Prior to the 19th century, Jewish ritual art was created by non-Jewish artists, since Jews were banned from craft guilds. With emancipation, Jews were empowered to become artists and crafts persons. In the early 20th century, the focus of Jewish craftsmanship was centered on Palestine and Europe. With the destruction of the Holocaust, the creation of contemporary ceremonial art was sustained in Israel and North America through the work of a limited number of artists and a handful of workshops. Within the past decades, the number of artists creating contemporary ritual art internationally has grown tremendously. The most celebrated of these artists and crafts persons, represented in leading museum and private collections, are represented in this collection.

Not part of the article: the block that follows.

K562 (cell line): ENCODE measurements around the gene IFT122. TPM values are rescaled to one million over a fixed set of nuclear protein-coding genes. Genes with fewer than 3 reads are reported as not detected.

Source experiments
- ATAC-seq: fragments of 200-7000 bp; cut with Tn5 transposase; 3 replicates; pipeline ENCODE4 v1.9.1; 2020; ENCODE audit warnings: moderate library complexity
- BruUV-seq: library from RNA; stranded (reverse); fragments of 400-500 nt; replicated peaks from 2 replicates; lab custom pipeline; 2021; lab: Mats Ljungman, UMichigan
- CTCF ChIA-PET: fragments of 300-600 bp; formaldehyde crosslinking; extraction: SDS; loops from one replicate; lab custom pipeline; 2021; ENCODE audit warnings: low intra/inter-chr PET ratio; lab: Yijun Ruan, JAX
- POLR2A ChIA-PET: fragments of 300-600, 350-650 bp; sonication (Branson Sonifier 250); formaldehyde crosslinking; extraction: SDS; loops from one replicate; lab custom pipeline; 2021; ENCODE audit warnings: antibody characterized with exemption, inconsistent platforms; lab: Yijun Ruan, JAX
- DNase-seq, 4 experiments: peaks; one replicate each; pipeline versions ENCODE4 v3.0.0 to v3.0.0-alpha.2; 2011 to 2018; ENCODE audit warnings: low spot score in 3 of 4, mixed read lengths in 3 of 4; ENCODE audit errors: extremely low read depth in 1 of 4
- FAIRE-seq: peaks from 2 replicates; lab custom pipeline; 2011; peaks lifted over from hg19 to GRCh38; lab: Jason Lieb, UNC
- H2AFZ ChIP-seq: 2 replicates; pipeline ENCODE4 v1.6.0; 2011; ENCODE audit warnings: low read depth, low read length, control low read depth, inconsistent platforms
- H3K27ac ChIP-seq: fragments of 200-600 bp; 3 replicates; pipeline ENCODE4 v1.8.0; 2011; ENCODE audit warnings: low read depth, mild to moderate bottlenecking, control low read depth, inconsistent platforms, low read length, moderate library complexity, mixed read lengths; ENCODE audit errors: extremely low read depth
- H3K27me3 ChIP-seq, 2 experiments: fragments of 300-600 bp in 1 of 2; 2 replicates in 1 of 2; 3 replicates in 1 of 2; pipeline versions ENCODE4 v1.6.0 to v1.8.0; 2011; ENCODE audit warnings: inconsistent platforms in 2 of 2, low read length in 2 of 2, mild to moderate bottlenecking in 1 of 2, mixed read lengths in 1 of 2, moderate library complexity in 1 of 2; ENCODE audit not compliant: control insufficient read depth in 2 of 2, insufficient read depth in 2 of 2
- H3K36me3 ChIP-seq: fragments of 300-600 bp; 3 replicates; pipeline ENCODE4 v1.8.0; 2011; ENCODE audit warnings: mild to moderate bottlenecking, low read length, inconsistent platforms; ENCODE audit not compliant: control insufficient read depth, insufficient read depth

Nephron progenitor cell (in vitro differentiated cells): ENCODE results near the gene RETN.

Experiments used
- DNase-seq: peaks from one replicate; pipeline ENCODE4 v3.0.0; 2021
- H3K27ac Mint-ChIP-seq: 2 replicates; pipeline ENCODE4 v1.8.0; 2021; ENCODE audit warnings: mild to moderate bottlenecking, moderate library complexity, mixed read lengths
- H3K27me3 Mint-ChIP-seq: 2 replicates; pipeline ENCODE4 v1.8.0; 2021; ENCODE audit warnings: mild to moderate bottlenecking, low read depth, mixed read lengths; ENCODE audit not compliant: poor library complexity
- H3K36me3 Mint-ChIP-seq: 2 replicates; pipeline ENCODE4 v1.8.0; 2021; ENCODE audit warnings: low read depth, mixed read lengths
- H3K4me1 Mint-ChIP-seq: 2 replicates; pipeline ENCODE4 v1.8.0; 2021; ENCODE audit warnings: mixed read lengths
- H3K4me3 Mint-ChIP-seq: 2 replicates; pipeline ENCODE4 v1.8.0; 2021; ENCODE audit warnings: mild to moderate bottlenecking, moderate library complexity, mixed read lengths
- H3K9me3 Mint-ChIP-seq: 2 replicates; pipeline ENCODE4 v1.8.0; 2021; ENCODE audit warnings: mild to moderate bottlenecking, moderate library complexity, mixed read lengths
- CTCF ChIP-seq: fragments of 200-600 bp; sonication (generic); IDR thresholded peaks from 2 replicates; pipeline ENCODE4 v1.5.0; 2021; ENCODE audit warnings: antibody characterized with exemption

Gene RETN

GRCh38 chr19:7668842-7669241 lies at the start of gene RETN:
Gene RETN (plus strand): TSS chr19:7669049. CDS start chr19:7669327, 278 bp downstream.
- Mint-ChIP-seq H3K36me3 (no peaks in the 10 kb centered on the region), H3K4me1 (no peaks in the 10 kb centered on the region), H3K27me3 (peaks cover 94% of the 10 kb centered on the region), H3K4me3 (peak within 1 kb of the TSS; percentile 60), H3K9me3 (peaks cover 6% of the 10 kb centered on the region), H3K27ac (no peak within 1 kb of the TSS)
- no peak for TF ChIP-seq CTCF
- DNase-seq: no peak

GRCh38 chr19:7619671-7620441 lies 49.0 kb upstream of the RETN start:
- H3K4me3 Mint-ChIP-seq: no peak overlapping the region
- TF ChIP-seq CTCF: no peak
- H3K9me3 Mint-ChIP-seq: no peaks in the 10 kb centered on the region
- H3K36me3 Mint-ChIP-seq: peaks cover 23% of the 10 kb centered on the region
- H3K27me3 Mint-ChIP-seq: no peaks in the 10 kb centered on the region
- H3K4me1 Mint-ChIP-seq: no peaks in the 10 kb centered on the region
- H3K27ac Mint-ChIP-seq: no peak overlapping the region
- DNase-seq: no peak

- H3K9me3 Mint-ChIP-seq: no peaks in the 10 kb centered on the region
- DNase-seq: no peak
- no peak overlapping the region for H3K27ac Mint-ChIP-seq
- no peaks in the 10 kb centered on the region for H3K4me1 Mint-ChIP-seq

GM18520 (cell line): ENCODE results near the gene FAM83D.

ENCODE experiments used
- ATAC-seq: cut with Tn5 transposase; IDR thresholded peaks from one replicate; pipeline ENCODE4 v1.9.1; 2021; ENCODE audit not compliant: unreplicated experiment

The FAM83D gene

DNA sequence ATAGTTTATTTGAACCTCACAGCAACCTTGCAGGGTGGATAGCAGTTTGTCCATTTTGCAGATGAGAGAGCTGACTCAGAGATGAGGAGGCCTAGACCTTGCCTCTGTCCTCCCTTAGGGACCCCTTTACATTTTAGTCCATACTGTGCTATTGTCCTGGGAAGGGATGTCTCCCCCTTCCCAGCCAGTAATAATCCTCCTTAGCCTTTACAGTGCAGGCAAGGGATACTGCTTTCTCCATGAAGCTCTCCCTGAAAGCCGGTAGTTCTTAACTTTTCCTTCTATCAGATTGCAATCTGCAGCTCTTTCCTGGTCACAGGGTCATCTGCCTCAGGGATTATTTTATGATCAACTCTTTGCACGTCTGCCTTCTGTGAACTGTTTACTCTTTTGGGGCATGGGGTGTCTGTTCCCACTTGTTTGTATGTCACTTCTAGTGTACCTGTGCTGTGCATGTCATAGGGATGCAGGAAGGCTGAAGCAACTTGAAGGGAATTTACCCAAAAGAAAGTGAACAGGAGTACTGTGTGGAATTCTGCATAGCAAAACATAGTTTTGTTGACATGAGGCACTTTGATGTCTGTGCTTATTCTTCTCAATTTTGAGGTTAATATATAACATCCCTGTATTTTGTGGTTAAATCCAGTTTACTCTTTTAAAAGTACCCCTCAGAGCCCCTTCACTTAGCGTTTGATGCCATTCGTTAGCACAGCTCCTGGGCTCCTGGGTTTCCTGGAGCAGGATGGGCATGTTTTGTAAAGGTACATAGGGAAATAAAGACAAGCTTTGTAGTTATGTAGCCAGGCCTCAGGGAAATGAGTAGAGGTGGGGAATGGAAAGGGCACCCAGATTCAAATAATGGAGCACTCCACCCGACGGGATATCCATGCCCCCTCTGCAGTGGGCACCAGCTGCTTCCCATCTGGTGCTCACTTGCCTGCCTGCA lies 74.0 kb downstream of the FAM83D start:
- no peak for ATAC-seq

The creation of Jewish ritual art is mandated in the biblical injunction of hiddur mitzvah [the beautification of the fulfillment of the commandments of the Torah]. The Babylonian Talmud, Shabbat 113b explains: “Beautify yourself Before God in mitzvot [commandments]. Make before God a beautiful sukkah [temporary dwelling for the holiday of Sukkot], a beautiful tzitzit [prayer shawl fringes], a beautiful Sefer Torah [Torah scroll] , and write it for God’s sake with beautiful ink, a beautiful pen, by a skilled scribe and wrap it in a beautiful wrapper.”